McClain Clutter Radical Railbanking
Master of None Radical railbanking map of Detroit 

By drawing on the practice of railbanking—the repurposing of abandoned rail corridors into recreational trails—McLain Clutter, director of the Ann Arbor, Mich.–based design and research practice Master of None, hopes to end the notion of living on the wrong side of the tracks. Clutter, also an assistant professor at the University of Michigan Taubman College of Architecture and Urban Planning, and his research assistant Sehee Kim are using geographic information systems (GIS) to manipulate and repackage geodemographic data in an effort to transform Detroit’s rail corridors into public spaces that bring together residents with different socioeconomic, ethnic, religious, and racial backgrounds. “This project points toward the use of data as a design medium for designers ... to instigate the possibility of new kinds of collectives in the city,” Clutter says.

McClain Clutter Radical Railbanking
Master of None The project looks at neighborhoods divided by several lengths of active railways in Metro Detroit.

Historically, Eastern European communities and African American communities in Detroit have developed on opposite sides of the rails. As the city’s industrial activity declined, the sprawling lots of former factories that once lined these tracks have further segregated the neighborhoods.

McClain Clutter Radical Railbanking
Master of None Working data set

When considering how to address these and other developable properties across the country, real-estate investors are increasingly examining geodemographic data using GIS. But their approach, Clutter says, often reinforces stereotypes about race, ethnicity, religion, and income level and thus deepens divisions between communities. For instance, he says, they might add a Walmart in a location based on preconceived notions about socioeconomics and race. Though the international chain retailer is likely looking for "a sophisticated and 'designed' mix of demographics" when considering a site, he adds, "we can probably assume that relatively low-income consumers within the catchment are desired, and that those consumers are sometimes minorities."

Instead, Clutter appropriates the data imaging tools that city planners typically use to implement zoning policy from Esri, the world’s largest producer of GIS software, and mixes in demographic data from the U.S. Census Bureau and other public sources. He applies his own scripts and models to re-cut the data and find the areas with the most intense population-density values. These regions are isolated and re-grafted to serve as the basis for a second set of models, interpolating a series of demographic values. Through continued analysis, these second-generation models isolate the most intense slope values, which represent the areas with the greatest potential for change. These subsequent maps are by nature graphic and visually illustrate new types of urban environments in these areas, whereas more conventionally constructed maps simply depict existing geodemographic data.

McClain Clutter Radical Railbanking
Master of None A zoning map produced through radical railbanking.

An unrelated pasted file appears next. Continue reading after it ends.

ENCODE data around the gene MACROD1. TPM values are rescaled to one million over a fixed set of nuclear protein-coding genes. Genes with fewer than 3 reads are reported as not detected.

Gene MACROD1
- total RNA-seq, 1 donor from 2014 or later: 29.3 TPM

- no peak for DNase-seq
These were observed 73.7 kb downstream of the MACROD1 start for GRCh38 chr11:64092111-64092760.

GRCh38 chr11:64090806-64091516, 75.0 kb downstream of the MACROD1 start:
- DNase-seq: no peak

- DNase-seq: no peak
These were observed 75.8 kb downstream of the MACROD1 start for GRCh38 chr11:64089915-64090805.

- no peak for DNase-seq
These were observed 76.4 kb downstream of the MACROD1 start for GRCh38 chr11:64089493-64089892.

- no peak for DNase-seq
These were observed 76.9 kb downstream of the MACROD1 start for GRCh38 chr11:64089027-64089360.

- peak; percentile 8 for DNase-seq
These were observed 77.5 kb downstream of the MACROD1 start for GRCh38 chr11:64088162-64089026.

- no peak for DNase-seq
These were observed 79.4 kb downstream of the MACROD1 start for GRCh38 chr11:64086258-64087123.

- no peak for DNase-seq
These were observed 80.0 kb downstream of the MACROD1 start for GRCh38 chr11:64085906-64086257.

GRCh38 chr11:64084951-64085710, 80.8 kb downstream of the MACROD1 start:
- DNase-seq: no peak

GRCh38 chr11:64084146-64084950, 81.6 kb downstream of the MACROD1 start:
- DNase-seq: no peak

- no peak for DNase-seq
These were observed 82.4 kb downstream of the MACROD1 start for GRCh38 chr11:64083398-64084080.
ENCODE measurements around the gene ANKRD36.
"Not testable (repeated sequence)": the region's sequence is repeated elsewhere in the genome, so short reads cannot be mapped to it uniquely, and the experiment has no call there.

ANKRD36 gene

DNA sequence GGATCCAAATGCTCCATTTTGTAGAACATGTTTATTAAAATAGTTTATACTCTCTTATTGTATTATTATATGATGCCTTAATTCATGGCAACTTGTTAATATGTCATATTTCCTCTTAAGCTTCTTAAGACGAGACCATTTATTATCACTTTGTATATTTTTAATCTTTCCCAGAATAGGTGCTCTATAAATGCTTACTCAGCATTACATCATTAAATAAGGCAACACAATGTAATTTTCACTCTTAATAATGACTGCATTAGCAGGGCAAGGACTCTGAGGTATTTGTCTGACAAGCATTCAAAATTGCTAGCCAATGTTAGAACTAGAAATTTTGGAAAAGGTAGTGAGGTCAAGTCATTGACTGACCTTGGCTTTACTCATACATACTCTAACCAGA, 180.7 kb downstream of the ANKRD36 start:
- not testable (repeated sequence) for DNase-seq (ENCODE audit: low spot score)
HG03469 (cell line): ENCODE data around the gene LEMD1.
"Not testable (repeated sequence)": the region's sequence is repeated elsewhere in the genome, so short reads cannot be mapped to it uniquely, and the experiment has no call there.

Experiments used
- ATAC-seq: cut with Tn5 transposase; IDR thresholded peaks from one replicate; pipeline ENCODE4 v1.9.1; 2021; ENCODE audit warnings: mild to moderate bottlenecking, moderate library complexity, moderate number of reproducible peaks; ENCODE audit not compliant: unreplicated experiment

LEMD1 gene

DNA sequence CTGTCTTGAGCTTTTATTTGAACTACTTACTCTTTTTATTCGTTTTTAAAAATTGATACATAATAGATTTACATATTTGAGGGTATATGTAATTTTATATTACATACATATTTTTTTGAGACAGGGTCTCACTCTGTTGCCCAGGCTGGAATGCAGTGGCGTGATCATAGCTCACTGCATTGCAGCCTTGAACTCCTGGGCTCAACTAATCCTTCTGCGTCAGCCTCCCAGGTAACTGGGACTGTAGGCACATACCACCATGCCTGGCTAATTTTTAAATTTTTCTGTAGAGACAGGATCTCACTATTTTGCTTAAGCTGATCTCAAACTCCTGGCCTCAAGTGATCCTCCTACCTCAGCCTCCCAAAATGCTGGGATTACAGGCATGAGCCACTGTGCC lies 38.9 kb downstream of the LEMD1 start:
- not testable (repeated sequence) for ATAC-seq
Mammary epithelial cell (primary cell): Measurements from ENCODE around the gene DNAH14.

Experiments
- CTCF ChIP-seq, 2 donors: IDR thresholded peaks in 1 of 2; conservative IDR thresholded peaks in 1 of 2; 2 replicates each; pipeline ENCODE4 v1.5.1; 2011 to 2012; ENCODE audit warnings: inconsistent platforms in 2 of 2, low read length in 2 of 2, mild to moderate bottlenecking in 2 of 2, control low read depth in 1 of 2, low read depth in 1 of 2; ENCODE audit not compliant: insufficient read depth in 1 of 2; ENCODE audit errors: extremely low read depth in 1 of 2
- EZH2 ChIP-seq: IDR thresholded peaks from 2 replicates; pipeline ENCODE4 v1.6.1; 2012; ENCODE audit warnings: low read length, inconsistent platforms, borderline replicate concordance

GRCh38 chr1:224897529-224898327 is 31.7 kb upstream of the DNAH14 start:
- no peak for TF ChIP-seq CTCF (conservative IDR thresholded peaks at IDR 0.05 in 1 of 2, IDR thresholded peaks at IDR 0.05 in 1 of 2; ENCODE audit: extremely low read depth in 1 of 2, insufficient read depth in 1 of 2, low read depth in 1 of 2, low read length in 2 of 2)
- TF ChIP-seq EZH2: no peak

For example, when evaluating how to develop the sprawling lots where mortar production factories once stood along the railway in the northwest Detroit neighborhood of Conner Creek, a Radical Railbanking zoning map recommends introducing religious institutions, production centers, civic infrastructure, a transit center, and parks to create a commons that causes existing enclaves and neighborhood populations to intermingle.

Juror Joyce Hwang said she enjoyed the way Clutter “misused” existing technology and data to develop the maps. “This project uses GIS in a thought-provoking, unconventional, and almost delirious kind of way,” she said.

McClain Clutter Radical Railbanking
Master of None Snapshots of a complex workflow that begins by processing publicly available data in ArcGIS, combining it with demographic data from the U.S. Census, and creating a triangular interpolated network (TIN) using population-density statistics as the height source. The high-slope regions are grafted back onto the city map, creating polygons that form a new type of zoning map.
McClain Clutter Radical Railbanking
Master of None The profiles of selected railways are offset 0.5 mile from each side to form the corridor used for projecting a TIN model. The TINs image relationships that clarify the conventional demographic categories. The peak values of the TIN model that cross selected portions of the railway are isolated and shown as pink line segments. They represent potential high population-density areas.
McClain Clutter Radical Railbanking
Master of None The lines representing peak population-density values are grafted back onto the city map and used as the geometric basis for a series of second-generation TIN models.
McClain Clutter Radical Railbanking
Master of None Isolating the most intense slope values in the 2G TIN models. These high-slope faces represent the areas with the greatest potential for change.
McClain Clutter Radical Railbanking
Master of None Conner Creek plan view

See all the 2015 R+D Award winners here.

Project Credits

Project: Radical Railbanking, Detroit
Design Team: Master of None, Ann Arbor, Mich.—McLain Clutter (project adviser); Sehee Kim (student research assistant)
Funding: University of Michigan Office of Research, funding for Artistic Productions and Performances, 2011; University of Michigan Taubman College of Architecture and Urban Planning

Special Thanks: Syracuse University School of Architecture—Mark Linder